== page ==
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Highway 0

by Edd Vick

You enter the tunnel heading north out of Oklahoma City. They wanted it in an area without seismic activity. The incline is barely noticeable at first, a grade gentler than Highway 70 coming down off the Rockies from Denver. The road you're on gently curves to the right. You're on a spiral to the center of the Earth.

Delicate reliefs of local fossils decorate the walls. All are from the Permian Era or earlier. Only the western third of Oklahoma was above water when dinosaurs ruled. What you see is early amphibians and insects, enlarged enough to be visible at seventy miles an hour. After the reliefs come a history of the oil industry, from Spindletop on.

At first the traffic is heavy. Lots of people come to drive down the first leg of the six lane highway. The Earth's crust here is only about thirty miles thick, so it's a morning drive to get down to the mantle where there's a shopping mall, a rest area, and the turnaround to ascend back to the surface.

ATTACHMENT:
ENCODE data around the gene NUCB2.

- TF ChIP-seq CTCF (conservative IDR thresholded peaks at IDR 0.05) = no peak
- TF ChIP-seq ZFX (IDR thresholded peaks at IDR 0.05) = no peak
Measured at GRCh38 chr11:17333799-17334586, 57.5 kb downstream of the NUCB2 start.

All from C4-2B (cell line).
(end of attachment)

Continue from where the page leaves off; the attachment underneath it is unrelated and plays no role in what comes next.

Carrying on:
You're not here for entertainment. Pulling into a Texaco, you fill up and head for the neon arrow pointing down. Here there are only two lanes in each direction. The cars emerging from the tunnel look worn and dusty.

There are thermometers spaced every hundred miles tracking the temperature increase as you descend. They start at 1600 degrees Fahrenheit. The rock outside is viscous, flowing sullenly under enormous pressure.

The grade here is twenty-five percent, so you're driving four miles to descend one mile. This is the long slog, seventy-two hundred miles to the outer core. Gas stations, restaurants, and motels break the monotony. Hilton opened a hotel at the halfway marker, but sold it to Motel 6 soon after the opening of the highway.

The lights here are spaced farther apart, red-shifted as the highway's architects took advantage of the surrounding radiance. They get brighter when you enter the outer core, where molten nickel and iron glow. Gravity loosens its hold as you travel deeper, the car drifts until magnetic guides grip it and carry it down, where the thermometer reads nine thousand degrees.

And here you are, at the Hub, the Earth's core. From here highways arc up to Australia, to China, and to France. But you won't ascend. You'll stay here, find a job, and live out your days. You give the car to some other penitent ready to rejoin the world above.

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